Defining Spirituality – Clarity and Insight

It is important to define spirituality for ourselves in order to define a direction of consciousness. It is all very well to say that spirituality can be different things for different people and is not any one thing, but if we integrate this philosophy directly into our lives then we will limit our own perceptions and understanding of it.

Getting deep into anything requires commitment. What this actually means is putting off other things, at least for a while to focus on what is important. In this case we are focusing on spirituality and the “other things” are what we are not included within our spiritual practice.

Developing spiritual understanding requires a very closed mind. We must be closed to all that would stop us from progressing, at the very least until we have developed the strength and ability to overcome them at will. If we are too open, then we go nowhere. Being closed to all except those things which are of value to us is what commitment really is. It is dedication. If we are so open that we cannot even focus on one thing then we are not committed, or perhaps we are committed to being non-committed.

The problem with philosophies that are basically just one line slogans such as “be in the moment,” “go with the flow” or “just let go,” are that they often don’t come along with a biography of why they are of use.

What will I get out of “letting go,” “being in the moment” or “going with the flow?” It is the reason that is most important and it is the reason that defines direction, commitment and deep understanding.

This is the very reason why defining spirituality requires a closed mind.

It is only through this closed mind that the definition can be deepened. It is this commitment and dedication that brings the experience of understanding and it is this understanding that defines spirit. When spirit is actually experienced clearly then the belief that the closed mind is required can and will be transformed because at this point that mind has already changed. It has changed because spirit has been defined. It has been defined through experience.

Attempting to hold multiple definitions before achieving the experiences necessary to facilitate understanding will only limit and hinder development.

It is like deciding to take disciplined daily walks, but also holding to a belief that one should not have schedules or plans. The two will conflict and perhaps neither will evolve very far.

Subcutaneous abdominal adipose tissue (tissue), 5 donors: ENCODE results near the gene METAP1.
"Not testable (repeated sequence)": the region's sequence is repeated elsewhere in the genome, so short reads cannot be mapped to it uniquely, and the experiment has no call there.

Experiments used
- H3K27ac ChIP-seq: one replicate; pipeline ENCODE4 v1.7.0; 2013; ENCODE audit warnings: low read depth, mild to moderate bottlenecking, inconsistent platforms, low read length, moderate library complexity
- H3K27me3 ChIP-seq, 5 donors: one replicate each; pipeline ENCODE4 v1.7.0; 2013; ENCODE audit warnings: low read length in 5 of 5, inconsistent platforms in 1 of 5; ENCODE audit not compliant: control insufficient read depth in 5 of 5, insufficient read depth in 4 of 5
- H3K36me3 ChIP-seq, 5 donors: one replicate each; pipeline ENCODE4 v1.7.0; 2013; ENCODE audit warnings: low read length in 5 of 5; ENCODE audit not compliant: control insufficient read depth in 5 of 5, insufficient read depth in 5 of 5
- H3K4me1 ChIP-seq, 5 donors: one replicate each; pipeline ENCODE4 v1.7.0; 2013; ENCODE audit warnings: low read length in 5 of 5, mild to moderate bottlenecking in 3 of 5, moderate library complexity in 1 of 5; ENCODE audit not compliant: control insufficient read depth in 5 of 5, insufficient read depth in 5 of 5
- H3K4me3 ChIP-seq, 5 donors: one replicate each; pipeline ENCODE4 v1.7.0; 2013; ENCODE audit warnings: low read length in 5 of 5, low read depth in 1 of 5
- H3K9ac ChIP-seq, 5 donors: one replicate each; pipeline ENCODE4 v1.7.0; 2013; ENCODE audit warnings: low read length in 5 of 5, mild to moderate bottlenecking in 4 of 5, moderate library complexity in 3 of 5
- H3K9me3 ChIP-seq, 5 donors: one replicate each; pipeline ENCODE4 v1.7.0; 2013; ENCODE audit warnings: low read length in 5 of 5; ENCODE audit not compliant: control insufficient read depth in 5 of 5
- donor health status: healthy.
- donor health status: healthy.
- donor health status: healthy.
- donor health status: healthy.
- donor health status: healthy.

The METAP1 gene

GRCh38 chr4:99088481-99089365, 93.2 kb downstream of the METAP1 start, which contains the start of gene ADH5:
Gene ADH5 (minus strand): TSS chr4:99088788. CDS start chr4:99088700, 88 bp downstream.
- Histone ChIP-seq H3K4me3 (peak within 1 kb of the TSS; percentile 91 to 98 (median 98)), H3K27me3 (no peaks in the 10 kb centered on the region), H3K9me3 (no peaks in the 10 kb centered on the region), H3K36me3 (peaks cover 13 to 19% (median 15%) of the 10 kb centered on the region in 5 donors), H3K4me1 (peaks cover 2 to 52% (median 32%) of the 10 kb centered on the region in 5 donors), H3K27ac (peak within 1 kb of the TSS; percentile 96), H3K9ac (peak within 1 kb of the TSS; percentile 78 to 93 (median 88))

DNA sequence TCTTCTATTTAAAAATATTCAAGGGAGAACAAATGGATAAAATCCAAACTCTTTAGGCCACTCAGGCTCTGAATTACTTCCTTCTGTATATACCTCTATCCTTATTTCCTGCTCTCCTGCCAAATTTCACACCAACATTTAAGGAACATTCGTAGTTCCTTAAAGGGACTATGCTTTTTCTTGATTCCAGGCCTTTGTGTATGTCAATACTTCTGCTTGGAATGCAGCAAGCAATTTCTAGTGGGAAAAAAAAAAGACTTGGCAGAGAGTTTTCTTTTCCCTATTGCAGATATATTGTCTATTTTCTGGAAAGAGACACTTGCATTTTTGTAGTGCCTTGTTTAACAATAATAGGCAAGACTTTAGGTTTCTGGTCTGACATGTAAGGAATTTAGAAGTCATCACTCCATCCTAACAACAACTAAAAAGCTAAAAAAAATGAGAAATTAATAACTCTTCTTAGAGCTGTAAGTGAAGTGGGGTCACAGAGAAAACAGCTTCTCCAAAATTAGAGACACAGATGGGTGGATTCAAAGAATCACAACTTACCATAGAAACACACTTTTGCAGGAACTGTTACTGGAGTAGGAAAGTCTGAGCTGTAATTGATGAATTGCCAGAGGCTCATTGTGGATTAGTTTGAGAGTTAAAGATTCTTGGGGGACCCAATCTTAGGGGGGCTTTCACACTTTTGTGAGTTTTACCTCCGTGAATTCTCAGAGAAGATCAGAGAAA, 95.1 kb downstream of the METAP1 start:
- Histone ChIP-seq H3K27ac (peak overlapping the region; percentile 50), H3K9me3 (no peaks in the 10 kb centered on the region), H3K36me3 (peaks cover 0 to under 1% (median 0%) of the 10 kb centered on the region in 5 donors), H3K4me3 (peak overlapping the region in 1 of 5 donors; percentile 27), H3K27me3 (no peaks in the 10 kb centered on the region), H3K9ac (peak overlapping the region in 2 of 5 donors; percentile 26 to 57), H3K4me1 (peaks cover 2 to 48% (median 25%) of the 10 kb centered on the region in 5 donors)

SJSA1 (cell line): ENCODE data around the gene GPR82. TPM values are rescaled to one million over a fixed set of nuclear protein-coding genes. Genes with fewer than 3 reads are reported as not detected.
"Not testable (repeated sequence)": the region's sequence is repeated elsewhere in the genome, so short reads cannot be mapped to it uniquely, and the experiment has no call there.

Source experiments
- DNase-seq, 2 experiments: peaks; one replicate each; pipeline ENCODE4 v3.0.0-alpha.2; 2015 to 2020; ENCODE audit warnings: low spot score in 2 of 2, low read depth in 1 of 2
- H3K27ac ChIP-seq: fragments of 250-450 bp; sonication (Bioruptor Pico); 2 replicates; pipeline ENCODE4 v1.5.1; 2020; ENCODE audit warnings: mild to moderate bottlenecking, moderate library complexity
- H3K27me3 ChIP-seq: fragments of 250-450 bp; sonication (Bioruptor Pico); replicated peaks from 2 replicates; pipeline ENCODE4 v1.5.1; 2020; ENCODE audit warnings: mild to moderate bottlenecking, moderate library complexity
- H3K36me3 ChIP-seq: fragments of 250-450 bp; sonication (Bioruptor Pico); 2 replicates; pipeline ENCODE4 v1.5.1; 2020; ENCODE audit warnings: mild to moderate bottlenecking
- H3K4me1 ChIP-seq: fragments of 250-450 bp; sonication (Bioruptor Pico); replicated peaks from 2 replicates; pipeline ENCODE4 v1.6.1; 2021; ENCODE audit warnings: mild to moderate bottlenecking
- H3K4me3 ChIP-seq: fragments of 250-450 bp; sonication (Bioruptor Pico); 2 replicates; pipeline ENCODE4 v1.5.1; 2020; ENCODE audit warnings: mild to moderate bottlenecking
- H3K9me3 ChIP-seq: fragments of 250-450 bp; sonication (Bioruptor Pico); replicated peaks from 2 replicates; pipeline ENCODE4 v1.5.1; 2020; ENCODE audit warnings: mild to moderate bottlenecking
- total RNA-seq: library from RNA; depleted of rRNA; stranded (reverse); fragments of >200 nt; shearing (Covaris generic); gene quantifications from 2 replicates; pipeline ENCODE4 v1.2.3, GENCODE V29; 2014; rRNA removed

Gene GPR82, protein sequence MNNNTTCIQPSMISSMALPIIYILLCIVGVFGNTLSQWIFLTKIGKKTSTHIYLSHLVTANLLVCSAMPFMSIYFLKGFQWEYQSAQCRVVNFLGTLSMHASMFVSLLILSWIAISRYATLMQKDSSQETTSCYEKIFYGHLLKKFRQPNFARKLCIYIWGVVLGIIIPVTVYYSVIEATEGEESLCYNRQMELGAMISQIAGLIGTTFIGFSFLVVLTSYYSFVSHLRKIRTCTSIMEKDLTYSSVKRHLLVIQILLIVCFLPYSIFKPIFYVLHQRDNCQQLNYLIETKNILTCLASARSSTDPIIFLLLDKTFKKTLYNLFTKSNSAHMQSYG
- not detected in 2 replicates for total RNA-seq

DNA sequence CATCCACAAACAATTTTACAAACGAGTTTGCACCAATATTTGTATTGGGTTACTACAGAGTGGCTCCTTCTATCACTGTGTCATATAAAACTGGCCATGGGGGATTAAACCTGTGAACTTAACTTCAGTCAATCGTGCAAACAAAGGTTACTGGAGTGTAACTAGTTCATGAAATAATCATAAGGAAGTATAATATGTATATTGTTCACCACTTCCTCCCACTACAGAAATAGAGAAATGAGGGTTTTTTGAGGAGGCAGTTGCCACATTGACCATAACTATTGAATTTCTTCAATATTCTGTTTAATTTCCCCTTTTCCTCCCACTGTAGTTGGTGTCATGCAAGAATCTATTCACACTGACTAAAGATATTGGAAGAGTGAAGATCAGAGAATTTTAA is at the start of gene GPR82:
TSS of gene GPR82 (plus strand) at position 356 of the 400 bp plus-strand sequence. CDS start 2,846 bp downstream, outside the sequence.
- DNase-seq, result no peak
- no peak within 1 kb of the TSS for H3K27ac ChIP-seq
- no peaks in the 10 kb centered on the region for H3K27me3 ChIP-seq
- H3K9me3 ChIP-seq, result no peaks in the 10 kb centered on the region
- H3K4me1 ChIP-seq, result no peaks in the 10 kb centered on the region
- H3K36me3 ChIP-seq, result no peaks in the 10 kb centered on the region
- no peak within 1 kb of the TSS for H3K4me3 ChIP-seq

Spiritual defining requires critical and honest evaluations of what is and what is not included. As long as these ideas are implemented into practice they will not become dogma, because experience will crumble those that don’t stand the test and strengthen those that do. Interestingly there is far more blind dogma in believing that we should be open to everything and everyone, but never really testing if this is true, than to have committed directions that we test and test in the reality of real life practice and experience.

Experience brings beliefs, experience breaks beliefs. Real open mindedness comes as a result of having our beliefs broken. False open mindedness is to pretend that we are open and never test our true feelings, desires and ideas. One brings truth, the other maintains illusion. In truth, beliefs, ideas and concepts are broken from moment to moment.

One day we think “letting go” is all the rage. The next day we fall in love and couldn’t think of anything worse than letting go of this person. One moment we talk about “being in the moment” the next moment someone cuts us off in our car and we can’t let go of the past for the next 4 hours. These incongruent states show up a lot when we cling to beliefs. If on the other hand we “let go” of our clinging of beliefs then they are able to be tested in the light of reality. Here we gain real wisdom. We look at our skill level and realize that our ability to “let go” of these emotional attachments are on a scale of 1 to 10 at about a 2 – and that what is required is about a 7. Then we realize that to “let go” perhaps we need to accept that we can’t let go and so let go of needing to let go – and then perhaps just let ourselves hold on like jackals.

It is experiencing these incongruent states and misalignments that allow us to understand the different faces of a concept, theory or idea. Without experiencing these we become very rigid all the while thinking that we are being open. Practice, action, experience and critical observation allow us to see that even in rigidity we may be learning to flow, that even when not “in the moment” we may be learning to “be” and that even when holding on like there is no tomorrow, we may be learning to “let go.” All does not need to be as it appears on the surface. It is the reason beneath it all, the reason why we are doing what we do that makes our action and practice valuable and powerful.